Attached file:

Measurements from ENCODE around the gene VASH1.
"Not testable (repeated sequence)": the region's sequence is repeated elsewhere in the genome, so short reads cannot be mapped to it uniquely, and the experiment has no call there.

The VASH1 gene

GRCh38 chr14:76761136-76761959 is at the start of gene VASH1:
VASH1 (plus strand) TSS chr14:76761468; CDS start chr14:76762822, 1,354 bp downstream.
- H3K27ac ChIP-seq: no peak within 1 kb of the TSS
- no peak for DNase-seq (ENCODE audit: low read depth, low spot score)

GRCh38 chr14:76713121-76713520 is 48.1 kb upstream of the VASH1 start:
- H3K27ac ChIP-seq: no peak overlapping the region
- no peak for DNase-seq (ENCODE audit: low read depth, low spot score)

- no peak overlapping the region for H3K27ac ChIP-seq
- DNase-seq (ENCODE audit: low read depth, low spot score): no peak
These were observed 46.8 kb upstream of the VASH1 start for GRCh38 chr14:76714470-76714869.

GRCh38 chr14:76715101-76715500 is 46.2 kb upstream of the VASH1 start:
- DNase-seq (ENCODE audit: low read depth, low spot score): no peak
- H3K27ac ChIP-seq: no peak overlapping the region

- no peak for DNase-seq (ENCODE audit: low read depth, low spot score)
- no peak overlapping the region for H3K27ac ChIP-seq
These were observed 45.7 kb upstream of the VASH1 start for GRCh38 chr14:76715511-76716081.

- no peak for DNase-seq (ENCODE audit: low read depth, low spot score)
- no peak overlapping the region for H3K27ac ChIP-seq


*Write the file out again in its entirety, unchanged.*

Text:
Measurements from ENCODE around the gene VASH1.
"Not testable (repeated sequence)": the region's sequence is repeated elsewhere in the genome, so short reads cannot be mapped to it uniquely, and the experiment has no call there.

The VASH1 gene

GRCh38 chr14:76761136-76761959 is at the start of gene VASH1:
VASH1 (plus strand) TSS chr14:76761468; CDS start chr14:76762822, 1,354 bp downstream.
- H3K27ac ChIP-seq: no peak within 1 kb of the TSS
- no peak for DNase-seq (ENCODE audit: low read depth, low spot score)

GRCh38 chr14:76713121-76713520 is 48.1 kb upstream of the VASH1 start:
- H3K27ac ChIP-seq: no peak overlapping the region
- no peak for DNase-seq (ENCODE audit: low read depth, low spot score)

- no peak overlapping the region for H3K27ac ChIP-seq
- DNase-seq (ENCODE audit: low read depth, low spot score): no peak
These were observed 46.8 kb upstream of the VASH1 start for GRCh38 chr14:76714470-76714869.

GRCh38 chr14:76715101-76715500 is 46.2 kb upstream of the VASH1 start:
- DNase-seq (ENCODE audit: low read depth, low spot score): no peak
- H3K27ac ChIP-seq: no peak overlapping the region

- no peak for DNase-seq (ENCODE audit: low read depth, low spot score)
- no peak overlapping the region for H3K27ac ChIP-seq
These were observed 45.7 kb upstream of the VASH1 start for GRCh38 chr14:76715511-76716081.

- no peak for DNase-seq (ENCODE audit: low read depth, low spot score)
- no peak overlapping the region for H3K27ac ChIP-seq